Jordan, Iraq enter into energy, trade agreements

By Mohammed Ghazal in Amman

The prime ministers of Jordan and Iraq take part in a February 2nd ceremony at the border to announce new trade agreements. [Photo courtesy of the Jordan premier's Facebook page]

The prime ministers of Jordan and Iraq take part in a February 2nd ceremony at the border to announce new trade agreements. [Photo courtesy of the Jordan premier's Facebook page]

The Jordanian and Iraqi governments signed several agreements in early February to strengthen their co-operation in energy, trade and other sectors.

The agreements were announced during February 2nd talks at the al-Karama-Trebil border crossing between Jordanian Prime Minister Omar al-Razzaz and Iraqi Prime Minister Adel Abdul Mahdi, attended by various ministers and officials.

One of the key agreements is for Jordan to supply electricity to Iraq through the linking of the electrical grids of the two countries.

The two sides agreed to begin technical studies and raise the necessary funding to start implementing the project within three months, with Jordan expected to start exporting electricity to Iraq within two years.

The two countries also agreed to begin studies for the establishment of an Iraqi oil pipeline from Basra to the Jordanian port of Aqaba via Haditha in Iraq's Anbar province, to enable Iraq to diversify its export outlets.

Under the agreements, Iraq will supply Jordan with 10,000 barrels of Kirkuk oil per day, which will open the door for the export of Iraqi oil to Jordan and stimulate transport and trucking activity on both sides.

Joint industrial zone

Iraq agreed to activate a 2017 cabinet decision to exempt a list of Jordanian goods from customs fees, after negotiations aimed at identifying commodities whose import would cause no harm to Iraqi industries and agricultural products.

The exempted goods either are not produced in Iraq, or if they are, do not cover the needs of the Iraqi market.

In another agreement, Jordan decided to exempt Iraqi goods imported through the port of Aqaba of 75% of the fees charged by the Aqaba Special Economic Zone Authority (ASEZA).

This means just 25% of the handling fees are paid by the Iraqi importer.

Within the framework of commercial exchange and integration, the two sides implemented several measures to move forward with the establishment of a joint Jordanian-Iraqi industrial zone.

This presents an opportunity for Iraqi products and industries to benefit from exemptions and advantages under various free trade agreements.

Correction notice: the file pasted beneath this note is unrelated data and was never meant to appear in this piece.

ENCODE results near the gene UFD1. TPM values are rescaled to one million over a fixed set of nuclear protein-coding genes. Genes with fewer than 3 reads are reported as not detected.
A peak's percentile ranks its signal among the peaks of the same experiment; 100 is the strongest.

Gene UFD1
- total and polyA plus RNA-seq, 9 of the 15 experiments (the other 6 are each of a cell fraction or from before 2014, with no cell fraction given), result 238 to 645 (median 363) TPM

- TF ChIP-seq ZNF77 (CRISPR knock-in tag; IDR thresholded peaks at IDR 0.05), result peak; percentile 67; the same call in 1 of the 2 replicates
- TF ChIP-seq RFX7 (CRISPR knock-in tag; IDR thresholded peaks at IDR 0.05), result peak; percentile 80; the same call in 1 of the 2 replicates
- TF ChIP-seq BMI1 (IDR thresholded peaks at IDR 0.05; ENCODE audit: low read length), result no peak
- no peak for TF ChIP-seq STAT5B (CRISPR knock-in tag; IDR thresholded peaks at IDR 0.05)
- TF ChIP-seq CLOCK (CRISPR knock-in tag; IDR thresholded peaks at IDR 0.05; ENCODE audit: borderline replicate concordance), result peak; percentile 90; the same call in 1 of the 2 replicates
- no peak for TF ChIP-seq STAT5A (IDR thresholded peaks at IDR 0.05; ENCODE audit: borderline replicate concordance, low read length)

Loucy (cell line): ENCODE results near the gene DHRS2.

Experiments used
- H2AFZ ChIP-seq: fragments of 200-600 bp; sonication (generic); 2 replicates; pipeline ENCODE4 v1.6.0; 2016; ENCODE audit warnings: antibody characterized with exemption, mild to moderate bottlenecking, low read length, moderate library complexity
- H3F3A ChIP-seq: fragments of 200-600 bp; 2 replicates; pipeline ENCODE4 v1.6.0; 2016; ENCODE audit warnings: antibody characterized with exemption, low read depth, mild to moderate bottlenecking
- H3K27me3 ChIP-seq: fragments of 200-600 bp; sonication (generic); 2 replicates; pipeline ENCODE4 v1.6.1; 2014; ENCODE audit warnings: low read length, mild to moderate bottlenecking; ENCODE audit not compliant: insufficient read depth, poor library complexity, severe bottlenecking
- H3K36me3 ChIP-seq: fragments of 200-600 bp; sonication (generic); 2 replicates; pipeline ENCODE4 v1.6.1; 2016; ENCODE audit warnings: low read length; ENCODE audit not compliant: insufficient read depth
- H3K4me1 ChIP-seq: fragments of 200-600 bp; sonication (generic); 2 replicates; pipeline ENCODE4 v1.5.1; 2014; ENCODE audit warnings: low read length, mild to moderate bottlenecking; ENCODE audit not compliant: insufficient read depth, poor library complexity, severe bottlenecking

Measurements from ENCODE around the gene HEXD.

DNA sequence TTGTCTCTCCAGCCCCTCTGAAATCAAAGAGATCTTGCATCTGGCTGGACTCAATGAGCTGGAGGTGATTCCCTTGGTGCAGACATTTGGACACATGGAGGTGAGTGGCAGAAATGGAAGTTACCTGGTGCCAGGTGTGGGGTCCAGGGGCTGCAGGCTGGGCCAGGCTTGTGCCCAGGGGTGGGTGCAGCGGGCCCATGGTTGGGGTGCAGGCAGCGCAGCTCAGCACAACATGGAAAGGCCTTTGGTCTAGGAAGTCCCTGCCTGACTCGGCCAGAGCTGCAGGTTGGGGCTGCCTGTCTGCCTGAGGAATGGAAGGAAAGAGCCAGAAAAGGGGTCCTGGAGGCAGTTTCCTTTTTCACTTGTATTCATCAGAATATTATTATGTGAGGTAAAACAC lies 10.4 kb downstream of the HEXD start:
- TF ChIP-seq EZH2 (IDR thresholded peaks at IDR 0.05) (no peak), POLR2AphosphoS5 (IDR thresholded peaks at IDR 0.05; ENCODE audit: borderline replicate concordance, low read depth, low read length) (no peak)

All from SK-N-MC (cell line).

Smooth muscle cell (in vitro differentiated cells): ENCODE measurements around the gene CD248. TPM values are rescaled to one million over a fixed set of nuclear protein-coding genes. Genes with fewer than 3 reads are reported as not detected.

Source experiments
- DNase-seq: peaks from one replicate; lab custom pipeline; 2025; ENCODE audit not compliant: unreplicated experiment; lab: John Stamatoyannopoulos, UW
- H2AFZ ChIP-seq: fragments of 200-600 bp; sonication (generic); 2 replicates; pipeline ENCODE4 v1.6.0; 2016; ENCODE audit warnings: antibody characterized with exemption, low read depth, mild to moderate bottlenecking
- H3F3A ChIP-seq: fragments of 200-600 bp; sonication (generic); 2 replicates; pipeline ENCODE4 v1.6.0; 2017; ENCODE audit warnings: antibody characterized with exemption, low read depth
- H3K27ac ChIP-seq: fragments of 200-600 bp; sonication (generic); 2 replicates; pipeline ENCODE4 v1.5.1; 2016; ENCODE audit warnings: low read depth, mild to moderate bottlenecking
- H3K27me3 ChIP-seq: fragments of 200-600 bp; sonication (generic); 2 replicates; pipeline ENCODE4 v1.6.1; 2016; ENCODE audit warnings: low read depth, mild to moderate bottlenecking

Furthermore, the "door to door" transport mechanism has been put into action for goods and petroleum products, which allows Jordanian trucks to enter Iraqi cities and Iraqi trucks to enter Jordanian territory.

This replaces the previous mechanism, necessitated by the security situation in Iraq, which required trucks to unload their cargo at the border and the trucks of the other country to transport them to their destination from there.

Transportation restrictions had been imposed in 2014, after the "Islamic State of Iraq and Syria" (ISIS) overran swathes of land on the Iraqi side of the border.

Agreements benefit both sides

The agreements between Jordan and Iraq "paved the way for the resumption of the massive trade exchange between the two countries, and will boost trade activity and co-operation", economist Wajdi Makhamreh told Al-Mashareq.

"Jordan will supply Iraq with electricity, and in return Jordanian goods will receive customs fee exemptions," he said. "This is of very high importance to Jordanian industries, as it allows Jordanian products to re-enter the Iraqi market."

The Iraqi market is one of the largest markets for Jordanian exports, and the closure of the Trebil border crossing between the two countries in 2014 led to heavy financial losses.

Renewed energy co-operation is of key importance to Jordan, which will receive oil from Iraq that covers about 7% of its daily needs for oil, he said. This "will help revitalize the oil tanker sector, and reduce the costs for Jordan".

Moving forward with the oil pipeline project is equally important, he said, noting that it is vital for both countries and creates thousands of job opportunities.

'Optimistic about the next phase'

"Dozens of Jordanian trucks entered Iraqi territory after the agreements were concluded earlier this month," Jordanian Truck Owners Syndicate chairman Mohammed Khair al-Daoud told Al-Mashareq.

That number will only increase, he said.

Exempting a number of goods from customs fees will be an important factor for trade, and will revitalize the land transport sector, which has lost more than 700 million Jordanian dinars ($987 million) since the border closure, he said.

"Unfortunately after the closure of the border, many truck owners and drivers were out of work," he said. "But we are optimistic about the next phase, and the agreements that were announced are huge and important."

He noted that more than 700 trucks used to enter Iraq every day before the border was closed.

The exemption of more than 300 Jordanian products from customs fees contributes to boosting Jordanian industries and increasing competitiveness, said Ministry of Industry, Trade and Supply media spokesman Yanal al-Bermawi.

"The exemption decision falls within the framework of the free trade agreement between the two countries," he told Al-Mashareq.

"The agreements are important and point to a promising future in the co-operation between the two countries," he said.

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